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Should we live in the moment or should we stop and take a picture? - Is it worth losing part of an experience in order to remember it?

Joshua Foer says, "Our lives are the sum of our memories". But remembering takes effort, and in trying to do so, we become distracted and we lose part of the experience we are having. For example, we can enjoy the sight of a beautiful mountain and be caught up awe in the moment, or we can enjoy a beautiful mountain and wonder how we are going to take a picture and show it to our friends. Is it worth losing part of the experience in order to better remember it in the days or years to come? Is it worth losing parts of future experiences by trying to remember those of the past?

(As a much broader question - and to use Daniel Kahneman's terms - what is more important: the experiencing self or the remembering self?)

One answer I've contemplated: What is important is not the memories we have but rather the quality of our experiences. Instead of focusing on the memory of an experience (by taking photos, making mental structures, writing things down, etc), we should strive to achieve a state of flow - a state in which we fully immerse ourselves in the present moment, undistracted by thoughts of the past or the future. By doing so, I believe we will find satisfaction in each experience in the present, rather than always looking to the satisfaction to be had in the future through our memories of the past.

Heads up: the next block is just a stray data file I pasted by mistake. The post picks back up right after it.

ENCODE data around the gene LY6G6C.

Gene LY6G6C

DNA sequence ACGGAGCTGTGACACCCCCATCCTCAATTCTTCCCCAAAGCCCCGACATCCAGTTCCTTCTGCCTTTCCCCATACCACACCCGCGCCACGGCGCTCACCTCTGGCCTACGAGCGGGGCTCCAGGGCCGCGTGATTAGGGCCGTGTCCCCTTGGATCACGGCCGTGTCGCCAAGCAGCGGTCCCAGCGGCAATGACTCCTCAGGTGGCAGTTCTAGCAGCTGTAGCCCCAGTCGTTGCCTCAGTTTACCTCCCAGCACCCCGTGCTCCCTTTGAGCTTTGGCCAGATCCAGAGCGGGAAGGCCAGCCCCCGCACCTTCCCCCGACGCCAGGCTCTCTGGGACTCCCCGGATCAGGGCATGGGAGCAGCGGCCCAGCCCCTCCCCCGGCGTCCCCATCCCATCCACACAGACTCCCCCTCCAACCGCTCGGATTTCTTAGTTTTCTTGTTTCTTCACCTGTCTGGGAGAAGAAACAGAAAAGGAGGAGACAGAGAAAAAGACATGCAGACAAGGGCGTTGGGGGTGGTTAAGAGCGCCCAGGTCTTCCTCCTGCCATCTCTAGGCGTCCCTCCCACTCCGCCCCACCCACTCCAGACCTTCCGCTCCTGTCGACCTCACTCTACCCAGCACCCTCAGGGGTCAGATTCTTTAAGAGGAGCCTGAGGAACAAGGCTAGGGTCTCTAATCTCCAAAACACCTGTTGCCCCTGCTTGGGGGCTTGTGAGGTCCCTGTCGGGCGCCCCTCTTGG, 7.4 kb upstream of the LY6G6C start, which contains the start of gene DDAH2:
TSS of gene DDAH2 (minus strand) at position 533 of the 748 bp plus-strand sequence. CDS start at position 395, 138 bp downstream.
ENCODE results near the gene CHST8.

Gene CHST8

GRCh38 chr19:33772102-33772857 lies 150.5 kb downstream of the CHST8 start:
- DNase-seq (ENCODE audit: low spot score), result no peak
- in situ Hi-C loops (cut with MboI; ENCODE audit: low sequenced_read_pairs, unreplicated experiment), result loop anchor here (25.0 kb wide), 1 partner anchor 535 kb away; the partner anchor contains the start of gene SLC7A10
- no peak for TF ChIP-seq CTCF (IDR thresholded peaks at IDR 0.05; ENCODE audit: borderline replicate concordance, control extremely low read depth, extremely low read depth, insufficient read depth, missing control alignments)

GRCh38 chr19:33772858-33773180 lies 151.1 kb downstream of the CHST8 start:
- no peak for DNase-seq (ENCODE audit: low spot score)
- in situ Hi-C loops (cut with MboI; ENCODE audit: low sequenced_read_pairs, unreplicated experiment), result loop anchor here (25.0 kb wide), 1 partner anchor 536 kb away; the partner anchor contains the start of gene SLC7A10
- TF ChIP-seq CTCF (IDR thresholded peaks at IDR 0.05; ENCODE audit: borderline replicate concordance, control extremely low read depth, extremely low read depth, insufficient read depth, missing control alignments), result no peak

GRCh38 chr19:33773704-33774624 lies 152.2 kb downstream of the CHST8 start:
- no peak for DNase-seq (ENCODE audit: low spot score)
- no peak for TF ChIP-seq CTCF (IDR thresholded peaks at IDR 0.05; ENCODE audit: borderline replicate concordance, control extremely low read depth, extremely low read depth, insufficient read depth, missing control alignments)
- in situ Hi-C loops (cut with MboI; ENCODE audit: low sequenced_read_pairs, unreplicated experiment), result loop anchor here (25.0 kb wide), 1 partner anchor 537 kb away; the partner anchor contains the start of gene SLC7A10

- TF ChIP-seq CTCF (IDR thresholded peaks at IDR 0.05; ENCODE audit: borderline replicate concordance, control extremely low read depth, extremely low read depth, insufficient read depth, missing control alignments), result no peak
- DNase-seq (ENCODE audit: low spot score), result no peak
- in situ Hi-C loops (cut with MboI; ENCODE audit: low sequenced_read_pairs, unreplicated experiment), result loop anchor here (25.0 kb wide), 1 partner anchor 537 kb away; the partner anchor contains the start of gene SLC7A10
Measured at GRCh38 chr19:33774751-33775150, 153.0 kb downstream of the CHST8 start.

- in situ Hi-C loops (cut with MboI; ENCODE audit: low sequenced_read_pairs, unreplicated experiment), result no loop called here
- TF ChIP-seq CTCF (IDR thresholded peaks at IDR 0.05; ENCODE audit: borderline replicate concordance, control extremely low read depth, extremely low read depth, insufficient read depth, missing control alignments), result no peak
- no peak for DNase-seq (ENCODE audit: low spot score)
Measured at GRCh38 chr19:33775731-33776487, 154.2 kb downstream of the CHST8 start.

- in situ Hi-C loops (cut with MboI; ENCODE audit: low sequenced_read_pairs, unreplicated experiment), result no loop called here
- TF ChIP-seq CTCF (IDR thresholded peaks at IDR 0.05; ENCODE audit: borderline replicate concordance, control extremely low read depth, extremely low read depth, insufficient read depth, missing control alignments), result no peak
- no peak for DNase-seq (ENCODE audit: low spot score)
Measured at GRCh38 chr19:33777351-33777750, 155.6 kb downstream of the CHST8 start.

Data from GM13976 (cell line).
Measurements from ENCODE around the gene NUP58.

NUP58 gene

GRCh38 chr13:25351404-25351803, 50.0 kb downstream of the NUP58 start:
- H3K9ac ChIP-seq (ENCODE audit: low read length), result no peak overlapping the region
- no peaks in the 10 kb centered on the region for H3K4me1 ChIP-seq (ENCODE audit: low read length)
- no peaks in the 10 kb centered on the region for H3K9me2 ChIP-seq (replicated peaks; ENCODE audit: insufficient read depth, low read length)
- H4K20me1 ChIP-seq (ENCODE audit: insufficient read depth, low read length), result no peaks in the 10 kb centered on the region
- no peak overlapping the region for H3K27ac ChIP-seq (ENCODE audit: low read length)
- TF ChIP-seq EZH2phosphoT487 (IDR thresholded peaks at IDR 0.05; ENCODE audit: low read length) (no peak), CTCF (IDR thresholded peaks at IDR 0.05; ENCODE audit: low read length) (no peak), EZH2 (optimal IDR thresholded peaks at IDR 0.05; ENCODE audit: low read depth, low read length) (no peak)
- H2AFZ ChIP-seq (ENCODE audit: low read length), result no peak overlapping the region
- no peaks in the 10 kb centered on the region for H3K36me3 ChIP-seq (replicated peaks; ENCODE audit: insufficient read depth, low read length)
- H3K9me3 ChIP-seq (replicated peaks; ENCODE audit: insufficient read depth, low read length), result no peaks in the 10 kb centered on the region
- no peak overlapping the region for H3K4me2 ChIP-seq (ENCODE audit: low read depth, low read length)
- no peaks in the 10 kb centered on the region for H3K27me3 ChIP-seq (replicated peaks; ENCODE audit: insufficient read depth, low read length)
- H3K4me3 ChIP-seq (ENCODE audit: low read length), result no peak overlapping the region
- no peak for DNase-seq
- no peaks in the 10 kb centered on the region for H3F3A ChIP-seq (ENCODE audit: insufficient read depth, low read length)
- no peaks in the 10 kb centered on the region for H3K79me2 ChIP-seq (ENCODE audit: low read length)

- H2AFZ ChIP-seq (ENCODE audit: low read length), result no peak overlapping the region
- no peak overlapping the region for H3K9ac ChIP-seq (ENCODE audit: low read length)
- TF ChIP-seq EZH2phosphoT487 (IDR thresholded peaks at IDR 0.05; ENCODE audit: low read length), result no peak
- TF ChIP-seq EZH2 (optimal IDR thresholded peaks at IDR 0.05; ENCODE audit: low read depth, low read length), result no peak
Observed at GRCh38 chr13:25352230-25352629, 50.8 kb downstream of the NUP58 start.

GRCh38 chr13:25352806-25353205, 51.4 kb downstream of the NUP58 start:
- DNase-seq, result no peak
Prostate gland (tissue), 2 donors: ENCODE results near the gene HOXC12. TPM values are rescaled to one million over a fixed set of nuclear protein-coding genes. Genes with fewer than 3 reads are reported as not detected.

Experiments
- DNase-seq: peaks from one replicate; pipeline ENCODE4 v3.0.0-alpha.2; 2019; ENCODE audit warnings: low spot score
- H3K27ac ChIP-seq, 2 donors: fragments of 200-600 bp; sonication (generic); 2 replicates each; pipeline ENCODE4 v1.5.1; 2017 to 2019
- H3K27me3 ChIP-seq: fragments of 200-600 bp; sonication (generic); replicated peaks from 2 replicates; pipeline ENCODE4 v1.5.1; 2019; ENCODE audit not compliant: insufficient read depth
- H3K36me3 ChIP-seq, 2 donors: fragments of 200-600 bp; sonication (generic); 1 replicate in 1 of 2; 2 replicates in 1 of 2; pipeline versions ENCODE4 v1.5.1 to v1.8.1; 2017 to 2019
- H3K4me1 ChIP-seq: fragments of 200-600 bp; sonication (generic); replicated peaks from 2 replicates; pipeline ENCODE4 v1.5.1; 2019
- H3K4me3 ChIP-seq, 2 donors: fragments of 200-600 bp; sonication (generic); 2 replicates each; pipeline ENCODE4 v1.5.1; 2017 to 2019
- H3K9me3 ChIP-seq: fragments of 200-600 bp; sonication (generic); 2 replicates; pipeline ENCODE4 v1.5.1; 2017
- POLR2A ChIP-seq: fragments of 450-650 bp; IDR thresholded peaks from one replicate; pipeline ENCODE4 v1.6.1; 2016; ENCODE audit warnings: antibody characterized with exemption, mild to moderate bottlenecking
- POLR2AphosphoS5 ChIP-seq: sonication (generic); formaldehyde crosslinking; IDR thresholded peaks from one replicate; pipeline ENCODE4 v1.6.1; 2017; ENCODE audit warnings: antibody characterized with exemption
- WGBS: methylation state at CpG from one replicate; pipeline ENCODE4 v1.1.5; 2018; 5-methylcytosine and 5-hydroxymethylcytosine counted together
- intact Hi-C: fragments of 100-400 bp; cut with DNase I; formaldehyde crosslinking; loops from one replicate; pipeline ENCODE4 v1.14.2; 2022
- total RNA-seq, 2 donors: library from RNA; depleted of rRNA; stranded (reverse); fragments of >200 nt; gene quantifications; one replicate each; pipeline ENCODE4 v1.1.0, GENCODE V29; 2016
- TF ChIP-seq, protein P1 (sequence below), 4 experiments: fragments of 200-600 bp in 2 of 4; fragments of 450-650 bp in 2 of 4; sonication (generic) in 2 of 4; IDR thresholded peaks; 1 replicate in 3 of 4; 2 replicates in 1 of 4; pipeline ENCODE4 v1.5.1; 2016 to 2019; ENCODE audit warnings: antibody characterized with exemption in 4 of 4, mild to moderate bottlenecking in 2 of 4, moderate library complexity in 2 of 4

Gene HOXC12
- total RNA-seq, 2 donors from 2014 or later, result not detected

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    May 11 2012: Very few of us will be able to sustain mindfulness and to consciously live in the present moment for our whole lives. Our economic model, culture, and indoctrination make this peace shorter-lived and less likely. Almost all of us WILL get pulled away from living in the moment. Diapers, mortgages, adolescence, etc.

    So, for me, the question is: how good is my memory? Will I remember the moving experiences when only that present time was real? Will I remember what my senses were telling me, what I was thinking and feeling?

    Live in the moment as long as you can. Cultivate and practice mindfulness as long as you can. As long as you are able to maintain that higher state, you have no need of a snapshot. Stopping to snap a pic seems vulgar, doesn't it?